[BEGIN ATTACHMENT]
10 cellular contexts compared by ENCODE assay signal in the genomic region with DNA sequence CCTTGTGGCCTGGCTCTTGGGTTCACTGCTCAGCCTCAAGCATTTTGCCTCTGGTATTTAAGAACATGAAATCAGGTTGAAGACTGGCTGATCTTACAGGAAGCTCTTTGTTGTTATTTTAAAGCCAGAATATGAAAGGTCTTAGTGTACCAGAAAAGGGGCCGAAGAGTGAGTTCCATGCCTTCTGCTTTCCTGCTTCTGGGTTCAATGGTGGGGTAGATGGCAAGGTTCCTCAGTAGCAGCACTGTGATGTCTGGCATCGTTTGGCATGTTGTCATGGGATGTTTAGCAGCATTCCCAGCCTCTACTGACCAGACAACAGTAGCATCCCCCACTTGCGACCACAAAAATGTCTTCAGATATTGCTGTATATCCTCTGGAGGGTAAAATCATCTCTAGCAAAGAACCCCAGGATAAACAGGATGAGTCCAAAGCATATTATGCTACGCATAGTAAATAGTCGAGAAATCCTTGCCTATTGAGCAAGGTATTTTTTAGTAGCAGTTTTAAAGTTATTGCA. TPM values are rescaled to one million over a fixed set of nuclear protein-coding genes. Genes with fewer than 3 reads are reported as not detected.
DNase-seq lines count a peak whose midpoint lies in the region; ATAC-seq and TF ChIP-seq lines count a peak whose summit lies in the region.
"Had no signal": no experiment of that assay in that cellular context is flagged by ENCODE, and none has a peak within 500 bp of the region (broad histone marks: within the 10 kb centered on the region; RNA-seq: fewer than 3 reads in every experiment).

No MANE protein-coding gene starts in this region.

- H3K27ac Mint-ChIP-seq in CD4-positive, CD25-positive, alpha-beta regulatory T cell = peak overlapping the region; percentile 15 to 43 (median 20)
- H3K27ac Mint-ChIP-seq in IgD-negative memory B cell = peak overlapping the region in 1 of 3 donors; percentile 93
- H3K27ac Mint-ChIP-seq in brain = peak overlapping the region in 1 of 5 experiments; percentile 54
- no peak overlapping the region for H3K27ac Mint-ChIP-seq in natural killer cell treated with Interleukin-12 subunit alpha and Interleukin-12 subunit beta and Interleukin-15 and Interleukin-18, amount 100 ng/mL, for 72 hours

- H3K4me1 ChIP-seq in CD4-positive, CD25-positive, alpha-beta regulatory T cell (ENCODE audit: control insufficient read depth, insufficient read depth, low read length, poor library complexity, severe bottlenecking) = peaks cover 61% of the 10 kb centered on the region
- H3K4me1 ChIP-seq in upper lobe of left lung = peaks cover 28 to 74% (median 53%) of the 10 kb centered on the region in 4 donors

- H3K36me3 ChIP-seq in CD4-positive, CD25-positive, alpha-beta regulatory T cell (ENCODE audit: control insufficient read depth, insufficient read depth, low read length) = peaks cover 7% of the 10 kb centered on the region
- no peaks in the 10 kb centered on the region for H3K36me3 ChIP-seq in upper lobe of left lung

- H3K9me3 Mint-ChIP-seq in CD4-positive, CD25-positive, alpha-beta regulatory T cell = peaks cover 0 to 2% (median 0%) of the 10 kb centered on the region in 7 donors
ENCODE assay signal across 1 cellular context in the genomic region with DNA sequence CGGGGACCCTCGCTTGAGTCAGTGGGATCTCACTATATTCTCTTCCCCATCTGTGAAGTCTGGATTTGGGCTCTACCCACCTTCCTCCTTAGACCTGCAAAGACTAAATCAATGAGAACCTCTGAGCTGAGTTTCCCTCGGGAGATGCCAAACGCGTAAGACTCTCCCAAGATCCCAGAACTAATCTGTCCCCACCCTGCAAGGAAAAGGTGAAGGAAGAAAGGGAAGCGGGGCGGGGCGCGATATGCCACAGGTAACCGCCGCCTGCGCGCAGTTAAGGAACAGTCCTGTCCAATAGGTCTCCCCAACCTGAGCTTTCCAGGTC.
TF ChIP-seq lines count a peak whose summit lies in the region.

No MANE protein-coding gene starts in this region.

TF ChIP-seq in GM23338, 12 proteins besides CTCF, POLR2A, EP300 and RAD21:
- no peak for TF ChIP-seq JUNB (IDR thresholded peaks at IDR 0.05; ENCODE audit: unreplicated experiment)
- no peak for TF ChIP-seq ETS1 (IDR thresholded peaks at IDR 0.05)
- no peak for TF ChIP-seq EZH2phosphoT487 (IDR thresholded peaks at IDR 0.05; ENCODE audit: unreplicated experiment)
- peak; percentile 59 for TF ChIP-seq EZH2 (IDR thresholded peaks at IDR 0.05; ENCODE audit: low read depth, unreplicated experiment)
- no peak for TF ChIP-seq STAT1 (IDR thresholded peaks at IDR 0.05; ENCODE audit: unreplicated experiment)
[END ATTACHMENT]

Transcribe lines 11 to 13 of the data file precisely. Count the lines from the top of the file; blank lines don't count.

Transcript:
- H3K36me3 ChIP-seq in CD4-positive, CD25-positive, alpha-beta regulatory T cell (ENCODE audit: control insufficient read depth, insufficient read depth, low read length) = peaks cover 7% of the 10 kb centered on the region
- no peaks in the 10 kb centered on the region for H3K36me3 ChIP-seq in upper lobe of left lung

- H3K9me3 Mint-ChIP-seq in CD4-positive, CD25-positive, alpha-beta regulatory T cell = peaks cover 0 to 2% (median 0%) of the 10 kb centered on the region in 7 donors